Among the gainers in London, FTSE 100-listed TUI rebounded after last week's bruising losses.

TUI closed up 4.9% on Monday, having shed 19% on Thursday and a further 4.3% on Friday following a profit warning.

The travel operator now expects adjusted earnings before interest, taxes, depreciation and amortisation for its financial year ending in September to be broadly stable on the record performance in the prior year of EUR1.17 billion.

"Consequently, we are not reiterating our guidance of at least 10% [at a compound annual growth rate] in underlying Ebitda at constant currency for the three years to FY20," the company said late Wednesday.

Schroders closed up 2.6% and Lloyds Banking Group up 1.5% after the Financial Times reported the lender plans to hire more than 700 financial advisers to support its new wealth management partnership with fellow FTSE 100 constituent Schroders.

The newspaper said the hiring push could also signal a potential acquisition spree and sets up a "war for talent" against peers St James's Place and Rathbone Brothers.

Towards the bottom of the index was medical devices maker Smith & Nephew, closing down 3.0% after the FT reported the firm is in discussions to acquire US surgical instruments maker NuVasive, in a deal the newspaper said could be worth more than USD3 billion.

FTSE 250 constituent Metro Bank climbed 6.6% after Berenberg raised the stock to Hold from Sell.

At the end of January, Metro Bank fell 39% in one day alone after it disappointed analysts with its profit guidance for 2018 and indicated a rise in risk-weighted assets.

"While capital actions and a rebasing of targets may create further near-term pressure, we believe Metro's shares are now fairly valued," said Berenberg.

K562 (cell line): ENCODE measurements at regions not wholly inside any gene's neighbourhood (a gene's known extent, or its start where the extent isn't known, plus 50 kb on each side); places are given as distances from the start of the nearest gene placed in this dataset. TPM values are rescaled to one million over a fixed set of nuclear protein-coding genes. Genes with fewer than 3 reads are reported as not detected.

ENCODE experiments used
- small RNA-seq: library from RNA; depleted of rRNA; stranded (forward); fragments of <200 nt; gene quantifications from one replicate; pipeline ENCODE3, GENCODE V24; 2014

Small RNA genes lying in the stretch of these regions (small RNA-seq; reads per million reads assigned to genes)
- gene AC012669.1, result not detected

Online takeaway platform Just Eat finished 3.0% higher after shareholder Cat Rock Capital Management urged the FTSE 250-listed firm to start merger talks with "industry peers" and not repeat past mistakes by appointing industry outsiders in senior executive roles.

The US hedge fund, which owns around 1.7% stake in Just Eat, said in a letter to the company's board on Monday that a merger with a well-run industry peer would be a far better outcome for shareholders as opposed to relying on the board to choose a new chief executive, particularly given the board's poor track record of CEO selection.

"In the unlikely event of turkeys voting for Christmas and the board acquiescing to this demand, it remains to be seen just what leverage Cat Rock has. Its 1.7% stake does not carry much weight on its own and it will need to garner support from other major shareholders if it wants to force Just Eat's hand," commented Russ Mould, investment director at AJ Bell, on the demand to merge with an industry peer.

The letter comes following the departure of Peter Plumb as Just Eat's boss. The online takeaway platform in January said Plumb will step down with immediate effect and Chief Customer Officer Peter Duffy will be promoted to interim CEO, while a permanent replacement is sought.

In the UK corporate calendar on Tuesday there are first quarter results from travel operator TUI - which only last week issued a profit warning - while there are annual results from contracts-for-difference provider Plus500 and a trading statement from roadside rescue service AA.

In Tuesday's economic calendar, the Redbook index in the US is at 1355 GMT while API weekly crude oil stocks are at 2130 GMT.

By Lucy Heming;

Copyright 2019 Alliance News Limited. All Rights Reserved.

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Securities Mentioned in Article
Security Name Price Change (%) Morningstar Rating
Smith & Nephew PLC 1,926.00 GBX 0.50
TUI AG 773.20 GBX -0.54 -
Metro Bank PLC 276.20 GBX -1.85 -
Schroders PLC 2,718.00 GBX -0.26 -
Lloyds Banking Group PLC 49.95 GBX 0.03
Just Eat PLC 772.80 GBX -1.20 -